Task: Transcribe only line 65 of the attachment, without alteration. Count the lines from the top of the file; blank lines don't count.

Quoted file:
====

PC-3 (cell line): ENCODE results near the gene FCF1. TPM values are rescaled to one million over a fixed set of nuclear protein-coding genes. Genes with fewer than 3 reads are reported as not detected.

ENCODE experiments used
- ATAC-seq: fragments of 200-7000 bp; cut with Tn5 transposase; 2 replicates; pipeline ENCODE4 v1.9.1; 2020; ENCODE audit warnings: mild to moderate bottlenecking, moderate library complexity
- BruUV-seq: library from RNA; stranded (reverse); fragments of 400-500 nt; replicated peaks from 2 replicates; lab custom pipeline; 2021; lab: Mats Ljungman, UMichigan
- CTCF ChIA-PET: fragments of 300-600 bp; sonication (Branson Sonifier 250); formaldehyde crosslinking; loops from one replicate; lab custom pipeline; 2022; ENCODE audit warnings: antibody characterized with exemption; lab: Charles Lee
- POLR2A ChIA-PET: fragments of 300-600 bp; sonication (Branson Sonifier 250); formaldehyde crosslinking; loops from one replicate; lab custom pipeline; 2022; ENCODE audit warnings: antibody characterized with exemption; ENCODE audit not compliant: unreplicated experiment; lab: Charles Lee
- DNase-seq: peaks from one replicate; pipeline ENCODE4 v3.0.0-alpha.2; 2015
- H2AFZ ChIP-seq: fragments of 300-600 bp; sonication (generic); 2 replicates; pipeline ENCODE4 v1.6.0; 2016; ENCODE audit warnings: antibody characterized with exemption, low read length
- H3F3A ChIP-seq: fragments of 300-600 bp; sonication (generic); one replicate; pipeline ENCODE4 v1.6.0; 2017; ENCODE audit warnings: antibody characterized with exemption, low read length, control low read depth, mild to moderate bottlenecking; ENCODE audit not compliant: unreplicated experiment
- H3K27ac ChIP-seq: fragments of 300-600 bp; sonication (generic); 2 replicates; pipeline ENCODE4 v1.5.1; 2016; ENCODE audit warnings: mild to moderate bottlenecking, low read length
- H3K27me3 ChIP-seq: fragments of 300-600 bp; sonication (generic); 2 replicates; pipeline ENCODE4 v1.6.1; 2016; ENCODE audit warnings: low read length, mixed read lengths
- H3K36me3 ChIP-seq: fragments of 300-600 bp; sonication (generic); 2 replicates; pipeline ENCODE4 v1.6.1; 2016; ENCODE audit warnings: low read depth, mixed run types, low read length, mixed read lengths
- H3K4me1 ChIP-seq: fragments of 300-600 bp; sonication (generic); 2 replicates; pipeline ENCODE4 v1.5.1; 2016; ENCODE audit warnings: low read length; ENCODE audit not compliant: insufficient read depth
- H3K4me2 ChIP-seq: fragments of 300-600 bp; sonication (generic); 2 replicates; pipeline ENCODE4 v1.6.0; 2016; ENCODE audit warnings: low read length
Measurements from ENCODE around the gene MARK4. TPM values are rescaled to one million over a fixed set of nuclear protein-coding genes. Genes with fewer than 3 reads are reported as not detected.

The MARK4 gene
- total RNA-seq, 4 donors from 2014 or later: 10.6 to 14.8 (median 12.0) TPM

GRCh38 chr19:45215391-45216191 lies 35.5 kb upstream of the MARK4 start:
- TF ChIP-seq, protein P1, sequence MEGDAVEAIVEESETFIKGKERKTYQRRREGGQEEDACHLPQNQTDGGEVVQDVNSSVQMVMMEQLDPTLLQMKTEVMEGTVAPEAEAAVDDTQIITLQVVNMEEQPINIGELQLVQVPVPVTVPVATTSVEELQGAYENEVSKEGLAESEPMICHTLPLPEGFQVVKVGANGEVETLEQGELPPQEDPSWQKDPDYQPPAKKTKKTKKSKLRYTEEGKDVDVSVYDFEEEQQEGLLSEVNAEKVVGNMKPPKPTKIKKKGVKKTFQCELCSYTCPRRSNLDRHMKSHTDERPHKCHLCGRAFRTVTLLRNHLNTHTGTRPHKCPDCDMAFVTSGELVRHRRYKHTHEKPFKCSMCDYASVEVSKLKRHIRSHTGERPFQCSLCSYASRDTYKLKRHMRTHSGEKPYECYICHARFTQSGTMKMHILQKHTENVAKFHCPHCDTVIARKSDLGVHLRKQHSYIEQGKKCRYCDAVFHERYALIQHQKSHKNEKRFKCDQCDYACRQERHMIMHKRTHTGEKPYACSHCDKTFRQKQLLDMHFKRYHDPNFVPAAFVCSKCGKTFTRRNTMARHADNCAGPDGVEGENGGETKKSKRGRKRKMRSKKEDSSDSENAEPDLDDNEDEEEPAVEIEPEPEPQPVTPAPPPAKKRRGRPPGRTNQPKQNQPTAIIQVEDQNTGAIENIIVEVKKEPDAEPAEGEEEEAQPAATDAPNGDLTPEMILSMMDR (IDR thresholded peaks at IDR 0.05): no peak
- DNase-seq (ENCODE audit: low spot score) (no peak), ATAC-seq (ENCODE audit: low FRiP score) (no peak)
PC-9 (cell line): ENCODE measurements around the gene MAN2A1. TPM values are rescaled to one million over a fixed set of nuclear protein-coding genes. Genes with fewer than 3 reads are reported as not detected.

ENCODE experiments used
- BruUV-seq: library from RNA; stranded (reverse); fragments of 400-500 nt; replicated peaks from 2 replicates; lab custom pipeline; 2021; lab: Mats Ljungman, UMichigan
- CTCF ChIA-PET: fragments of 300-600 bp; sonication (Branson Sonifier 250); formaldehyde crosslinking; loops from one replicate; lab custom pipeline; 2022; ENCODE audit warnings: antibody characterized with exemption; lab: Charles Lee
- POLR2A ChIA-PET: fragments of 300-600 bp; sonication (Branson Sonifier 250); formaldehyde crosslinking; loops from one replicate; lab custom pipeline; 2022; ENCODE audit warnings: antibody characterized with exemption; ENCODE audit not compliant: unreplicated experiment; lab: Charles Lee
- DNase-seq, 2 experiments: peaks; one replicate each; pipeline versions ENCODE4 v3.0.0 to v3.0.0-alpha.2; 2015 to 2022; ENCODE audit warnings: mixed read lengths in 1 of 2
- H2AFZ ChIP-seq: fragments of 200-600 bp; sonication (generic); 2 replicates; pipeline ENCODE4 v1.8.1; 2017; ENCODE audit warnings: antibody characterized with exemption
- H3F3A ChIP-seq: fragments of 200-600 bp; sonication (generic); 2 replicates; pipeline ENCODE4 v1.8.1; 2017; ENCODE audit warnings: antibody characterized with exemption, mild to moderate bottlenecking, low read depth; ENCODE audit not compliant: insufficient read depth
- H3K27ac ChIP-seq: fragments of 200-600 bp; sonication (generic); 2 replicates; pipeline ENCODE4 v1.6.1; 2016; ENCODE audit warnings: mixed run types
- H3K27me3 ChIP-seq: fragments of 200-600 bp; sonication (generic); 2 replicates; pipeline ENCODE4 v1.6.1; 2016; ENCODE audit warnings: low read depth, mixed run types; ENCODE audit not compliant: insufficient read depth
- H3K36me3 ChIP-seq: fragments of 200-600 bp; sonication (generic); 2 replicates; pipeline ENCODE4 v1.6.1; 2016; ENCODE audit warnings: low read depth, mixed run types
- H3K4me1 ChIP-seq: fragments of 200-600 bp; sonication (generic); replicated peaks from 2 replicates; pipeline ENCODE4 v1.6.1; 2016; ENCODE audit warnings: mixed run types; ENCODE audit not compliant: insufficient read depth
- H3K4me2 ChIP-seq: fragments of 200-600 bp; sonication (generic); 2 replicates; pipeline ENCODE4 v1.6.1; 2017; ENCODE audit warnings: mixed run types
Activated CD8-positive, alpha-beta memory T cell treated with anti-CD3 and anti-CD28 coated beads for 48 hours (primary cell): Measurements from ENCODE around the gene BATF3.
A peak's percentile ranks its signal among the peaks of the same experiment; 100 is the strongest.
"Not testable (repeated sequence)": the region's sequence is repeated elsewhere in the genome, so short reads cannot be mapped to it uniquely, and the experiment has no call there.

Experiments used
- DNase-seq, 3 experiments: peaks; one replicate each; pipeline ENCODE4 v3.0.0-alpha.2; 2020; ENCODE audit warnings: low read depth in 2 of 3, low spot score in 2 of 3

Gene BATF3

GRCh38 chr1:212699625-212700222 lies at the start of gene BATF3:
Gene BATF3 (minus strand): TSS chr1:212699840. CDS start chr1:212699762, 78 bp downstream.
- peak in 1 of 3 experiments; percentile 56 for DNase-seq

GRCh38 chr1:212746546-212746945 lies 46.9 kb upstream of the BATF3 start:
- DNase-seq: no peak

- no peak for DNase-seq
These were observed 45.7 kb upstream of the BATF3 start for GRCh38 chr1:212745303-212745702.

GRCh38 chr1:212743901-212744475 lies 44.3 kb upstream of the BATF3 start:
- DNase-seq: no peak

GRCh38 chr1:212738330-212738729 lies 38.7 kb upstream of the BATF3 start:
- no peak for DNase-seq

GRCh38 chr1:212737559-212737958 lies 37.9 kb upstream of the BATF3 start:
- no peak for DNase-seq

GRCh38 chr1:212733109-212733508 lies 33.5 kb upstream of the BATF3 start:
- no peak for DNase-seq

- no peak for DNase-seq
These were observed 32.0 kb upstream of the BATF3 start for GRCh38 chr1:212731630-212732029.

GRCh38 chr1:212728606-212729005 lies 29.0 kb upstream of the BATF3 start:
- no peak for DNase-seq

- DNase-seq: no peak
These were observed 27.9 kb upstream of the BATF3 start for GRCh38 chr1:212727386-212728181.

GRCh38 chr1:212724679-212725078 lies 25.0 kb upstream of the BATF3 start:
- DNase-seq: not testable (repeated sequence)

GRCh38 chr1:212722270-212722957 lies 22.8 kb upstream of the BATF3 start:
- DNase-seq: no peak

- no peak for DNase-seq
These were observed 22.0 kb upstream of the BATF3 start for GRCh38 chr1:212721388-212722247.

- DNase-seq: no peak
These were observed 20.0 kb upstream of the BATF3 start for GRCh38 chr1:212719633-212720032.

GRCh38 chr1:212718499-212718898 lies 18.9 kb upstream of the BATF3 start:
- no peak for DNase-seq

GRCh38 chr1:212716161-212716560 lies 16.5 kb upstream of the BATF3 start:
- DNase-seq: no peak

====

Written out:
- no peak for DNase-seq